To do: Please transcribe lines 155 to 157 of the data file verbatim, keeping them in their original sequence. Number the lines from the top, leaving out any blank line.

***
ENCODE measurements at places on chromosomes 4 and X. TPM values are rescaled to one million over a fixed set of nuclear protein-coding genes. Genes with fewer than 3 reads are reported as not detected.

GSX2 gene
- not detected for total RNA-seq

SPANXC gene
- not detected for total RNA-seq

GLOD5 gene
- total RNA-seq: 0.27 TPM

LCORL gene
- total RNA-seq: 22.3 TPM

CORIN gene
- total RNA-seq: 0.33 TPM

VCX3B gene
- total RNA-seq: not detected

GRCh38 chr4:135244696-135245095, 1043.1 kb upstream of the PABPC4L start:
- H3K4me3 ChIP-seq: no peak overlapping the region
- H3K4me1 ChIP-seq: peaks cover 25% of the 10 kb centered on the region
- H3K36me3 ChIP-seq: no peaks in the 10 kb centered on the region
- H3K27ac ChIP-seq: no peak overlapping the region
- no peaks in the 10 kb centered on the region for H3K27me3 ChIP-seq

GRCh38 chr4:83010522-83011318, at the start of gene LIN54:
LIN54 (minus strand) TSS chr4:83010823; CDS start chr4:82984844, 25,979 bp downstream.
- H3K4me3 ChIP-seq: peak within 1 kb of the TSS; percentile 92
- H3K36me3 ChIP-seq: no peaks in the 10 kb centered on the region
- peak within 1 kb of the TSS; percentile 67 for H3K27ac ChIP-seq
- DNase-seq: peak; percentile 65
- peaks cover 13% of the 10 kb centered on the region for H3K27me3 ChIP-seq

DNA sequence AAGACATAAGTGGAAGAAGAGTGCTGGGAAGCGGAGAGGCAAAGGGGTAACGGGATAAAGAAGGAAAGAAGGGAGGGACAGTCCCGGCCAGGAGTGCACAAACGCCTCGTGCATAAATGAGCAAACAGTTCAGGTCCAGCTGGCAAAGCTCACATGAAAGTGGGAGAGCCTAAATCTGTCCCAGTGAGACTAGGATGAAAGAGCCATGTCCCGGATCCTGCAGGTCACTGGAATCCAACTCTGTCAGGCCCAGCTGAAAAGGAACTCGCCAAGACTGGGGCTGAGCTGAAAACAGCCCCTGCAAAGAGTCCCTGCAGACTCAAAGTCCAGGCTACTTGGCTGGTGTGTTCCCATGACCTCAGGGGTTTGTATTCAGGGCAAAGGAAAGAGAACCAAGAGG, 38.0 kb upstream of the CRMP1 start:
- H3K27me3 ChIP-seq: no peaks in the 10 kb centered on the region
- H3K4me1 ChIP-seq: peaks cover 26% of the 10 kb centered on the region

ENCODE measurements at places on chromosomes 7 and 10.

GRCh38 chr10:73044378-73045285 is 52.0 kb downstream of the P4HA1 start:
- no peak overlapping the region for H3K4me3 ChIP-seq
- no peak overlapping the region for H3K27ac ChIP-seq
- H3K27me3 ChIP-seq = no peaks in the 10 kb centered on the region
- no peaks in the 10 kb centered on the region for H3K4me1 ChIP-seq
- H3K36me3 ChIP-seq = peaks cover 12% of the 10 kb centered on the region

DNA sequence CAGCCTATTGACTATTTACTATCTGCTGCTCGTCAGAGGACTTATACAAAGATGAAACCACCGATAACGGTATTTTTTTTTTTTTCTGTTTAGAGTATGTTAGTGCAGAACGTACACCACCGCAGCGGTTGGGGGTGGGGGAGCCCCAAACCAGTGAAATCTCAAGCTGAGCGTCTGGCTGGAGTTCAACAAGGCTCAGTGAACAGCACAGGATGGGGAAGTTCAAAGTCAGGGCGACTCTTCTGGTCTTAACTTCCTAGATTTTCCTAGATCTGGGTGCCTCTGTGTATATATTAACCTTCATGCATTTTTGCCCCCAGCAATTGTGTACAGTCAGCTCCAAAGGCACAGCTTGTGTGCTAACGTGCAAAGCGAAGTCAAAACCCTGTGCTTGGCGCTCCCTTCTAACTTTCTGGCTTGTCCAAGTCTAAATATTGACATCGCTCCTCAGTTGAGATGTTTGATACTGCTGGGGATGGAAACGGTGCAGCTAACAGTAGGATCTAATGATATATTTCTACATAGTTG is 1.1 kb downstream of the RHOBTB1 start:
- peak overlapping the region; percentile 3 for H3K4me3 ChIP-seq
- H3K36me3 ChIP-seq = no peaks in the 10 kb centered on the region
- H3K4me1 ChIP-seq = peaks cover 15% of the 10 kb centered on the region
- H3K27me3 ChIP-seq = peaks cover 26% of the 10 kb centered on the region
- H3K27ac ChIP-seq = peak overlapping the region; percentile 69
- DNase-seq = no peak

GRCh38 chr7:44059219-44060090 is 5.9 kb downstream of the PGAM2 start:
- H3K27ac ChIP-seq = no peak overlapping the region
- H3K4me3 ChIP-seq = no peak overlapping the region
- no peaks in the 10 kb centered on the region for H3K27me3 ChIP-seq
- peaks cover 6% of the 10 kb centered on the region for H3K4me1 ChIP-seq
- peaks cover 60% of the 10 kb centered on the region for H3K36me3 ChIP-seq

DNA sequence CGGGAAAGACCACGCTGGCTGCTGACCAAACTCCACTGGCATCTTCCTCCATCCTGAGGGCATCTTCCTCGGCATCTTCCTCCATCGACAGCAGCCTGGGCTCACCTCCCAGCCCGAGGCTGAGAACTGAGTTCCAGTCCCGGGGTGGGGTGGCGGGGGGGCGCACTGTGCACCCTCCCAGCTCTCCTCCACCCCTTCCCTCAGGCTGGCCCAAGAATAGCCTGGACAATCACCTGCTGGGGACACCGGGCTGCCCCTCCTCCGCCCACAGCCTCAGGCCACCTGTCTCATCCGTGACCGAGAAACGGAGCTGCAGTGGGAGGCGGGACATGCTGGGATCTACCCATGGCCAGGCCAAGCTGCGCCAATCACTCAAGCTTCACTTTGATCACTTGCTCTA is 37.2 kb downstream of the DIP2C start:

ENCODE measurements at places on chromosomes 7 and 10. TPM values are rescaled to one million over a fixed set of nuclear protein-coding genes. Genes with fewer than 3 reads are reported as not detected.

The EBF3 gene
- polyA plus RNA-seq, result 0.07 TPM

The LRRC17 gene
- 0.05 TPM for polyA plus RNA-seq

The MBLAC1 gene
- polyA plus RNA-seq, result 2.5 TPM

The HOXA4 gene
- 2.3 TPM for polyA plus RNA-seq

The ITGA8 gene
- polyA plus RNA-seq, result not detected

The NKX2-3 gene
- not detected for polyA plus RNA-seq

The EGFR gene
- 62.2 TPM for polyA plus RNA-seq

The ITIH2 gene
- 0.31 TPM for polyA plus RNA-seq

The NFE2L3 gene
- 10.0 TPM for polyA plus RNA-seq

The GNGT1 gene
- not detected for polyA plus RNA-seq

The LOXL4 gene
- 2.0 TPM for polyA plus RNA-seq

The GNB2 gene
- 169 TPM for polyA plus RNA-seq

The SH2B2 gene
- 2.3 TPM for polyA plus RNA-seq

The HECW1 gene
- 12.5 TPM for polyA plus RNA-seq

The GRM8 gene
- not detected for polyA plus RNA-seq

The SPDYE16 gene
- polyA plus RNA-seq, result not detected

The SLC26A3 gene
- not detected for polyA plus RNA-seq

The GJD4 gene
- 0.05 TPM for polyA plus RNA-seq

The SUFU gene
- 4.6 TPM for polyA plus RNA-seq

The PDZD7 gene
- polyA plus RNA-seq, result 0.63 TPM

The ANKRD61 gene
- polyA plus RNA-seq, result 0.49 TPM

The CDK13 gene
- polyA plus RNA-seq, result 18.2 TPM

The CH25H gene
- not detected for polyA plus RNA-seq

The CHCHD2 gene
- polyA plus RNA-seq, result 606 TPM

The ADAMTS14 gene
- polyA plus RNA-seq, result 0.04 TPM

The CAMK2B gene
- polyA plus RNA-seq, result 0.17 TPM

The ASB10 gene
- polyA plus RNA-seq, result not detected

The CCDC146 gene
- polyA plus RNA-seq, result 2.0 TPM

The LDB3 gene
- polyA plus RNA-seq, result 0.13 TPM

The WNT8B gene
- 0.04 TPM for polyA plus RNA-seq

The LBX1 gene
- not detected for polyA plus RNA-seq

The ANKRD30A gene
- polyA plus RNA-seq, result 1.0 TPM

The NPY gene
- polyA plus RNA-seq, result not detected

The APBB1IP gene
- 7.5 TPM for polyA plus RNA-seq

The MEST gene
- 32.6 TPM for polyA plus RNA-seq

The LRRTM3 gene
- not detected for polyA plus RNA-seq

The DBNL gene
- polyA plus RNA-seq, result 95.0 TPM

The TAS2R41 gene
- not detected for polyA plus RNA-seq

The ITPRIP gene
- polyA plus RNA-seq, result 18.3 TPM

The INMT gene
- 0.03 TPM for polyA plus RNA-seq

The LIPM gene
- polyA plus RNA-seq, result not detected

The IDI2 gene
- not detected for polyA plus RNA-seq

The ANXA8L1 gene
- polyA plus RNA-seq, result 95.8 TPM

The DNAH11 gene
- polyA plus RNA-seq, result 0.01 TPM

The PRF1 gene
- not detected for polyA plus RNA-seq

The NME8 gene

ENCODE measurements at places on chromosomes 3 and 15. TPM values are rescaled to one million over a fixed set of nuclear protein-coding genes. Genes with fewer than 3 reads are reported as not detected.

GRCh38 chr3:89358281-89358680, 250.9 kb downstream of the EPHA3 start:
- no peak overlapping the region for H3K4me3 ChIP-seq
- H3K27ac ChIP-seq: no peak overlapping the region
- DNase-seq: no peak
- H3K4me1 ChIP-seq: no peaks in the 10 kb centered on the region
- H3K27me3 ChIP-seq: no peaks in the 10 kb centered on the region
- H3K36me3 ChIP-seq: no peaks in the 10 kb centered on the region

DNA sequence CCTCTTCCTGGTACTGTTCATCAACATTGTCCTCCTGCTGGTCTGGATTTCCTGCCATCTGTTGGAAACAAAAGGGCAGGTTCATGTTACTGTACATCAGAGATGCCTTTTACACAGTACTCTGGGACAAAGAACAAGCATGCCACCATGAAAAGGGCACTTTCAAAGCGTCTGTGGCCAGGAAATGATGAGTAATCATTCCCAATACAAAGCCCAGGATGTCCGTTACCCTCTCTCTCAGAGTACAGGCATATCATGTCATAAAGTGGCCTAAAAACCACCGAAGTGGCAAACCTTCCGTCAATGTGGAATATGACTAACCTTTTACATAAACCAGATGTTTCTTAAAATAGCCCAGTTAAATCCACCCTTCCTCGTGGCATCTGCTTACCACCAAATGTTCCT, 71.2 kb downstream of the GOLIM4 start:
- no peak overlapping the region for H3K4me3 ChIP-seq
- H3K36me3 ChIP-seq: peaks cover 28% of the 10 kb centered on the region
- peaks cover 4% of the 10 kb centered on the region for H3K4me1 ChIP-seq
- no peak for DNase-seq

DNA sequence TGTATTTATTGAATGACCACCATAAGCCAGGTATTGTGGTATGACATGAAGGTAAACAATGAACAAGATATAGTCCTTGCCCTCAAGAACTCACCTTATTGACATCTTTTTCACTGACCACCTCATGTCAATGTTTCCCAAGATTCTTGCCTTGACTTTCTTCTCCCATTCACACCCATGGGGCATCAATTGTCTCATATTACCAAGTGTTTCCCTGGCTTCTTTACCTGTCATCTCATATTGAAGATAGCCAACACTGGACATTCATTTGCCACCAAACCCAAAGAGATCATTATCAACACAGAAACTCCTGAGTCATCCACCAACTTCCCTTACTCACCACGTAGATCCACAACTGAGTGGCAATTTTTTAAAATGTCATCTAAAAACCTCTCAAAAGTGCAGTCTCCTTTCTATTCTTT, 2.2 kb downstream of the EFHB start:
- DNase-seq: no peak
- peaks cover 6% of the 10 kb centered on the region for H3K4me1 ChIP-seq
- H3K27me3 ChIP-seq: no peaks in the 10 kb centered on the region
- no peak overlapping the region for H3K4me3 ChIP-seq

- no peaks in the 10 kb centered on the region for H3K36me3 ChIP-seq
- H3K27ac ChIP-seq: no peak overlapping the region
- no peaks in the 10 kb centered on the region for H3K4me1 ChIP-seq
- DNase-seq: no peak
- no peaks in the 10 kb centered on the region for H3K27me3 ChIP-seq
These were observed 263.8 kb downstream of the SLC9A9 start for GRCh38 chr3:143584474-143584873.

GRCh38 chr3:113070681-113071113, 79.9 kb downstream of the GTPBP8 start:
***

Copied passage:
- no peak for DNase-seq

DNA sequence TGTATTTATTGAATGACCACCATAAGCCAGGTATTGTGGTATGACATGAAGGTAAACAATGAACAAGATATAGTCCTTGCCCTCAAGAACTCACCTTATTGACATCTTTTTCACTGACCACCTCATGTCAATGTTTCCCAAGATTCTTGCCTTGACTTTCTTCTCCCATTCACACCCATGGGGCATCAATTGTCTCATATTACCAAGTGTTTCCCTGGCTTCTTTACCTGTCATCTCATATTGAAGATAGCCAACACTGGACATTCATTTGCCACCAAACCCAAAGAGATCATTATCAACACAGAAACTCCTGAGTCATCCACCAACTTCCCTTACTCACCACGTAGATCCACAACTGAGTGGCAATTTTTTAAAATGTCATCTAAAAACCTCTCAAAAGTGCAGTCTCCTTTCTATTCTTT, 2.2 kb downstream of the EFHB start:
- DNase-seq: no peak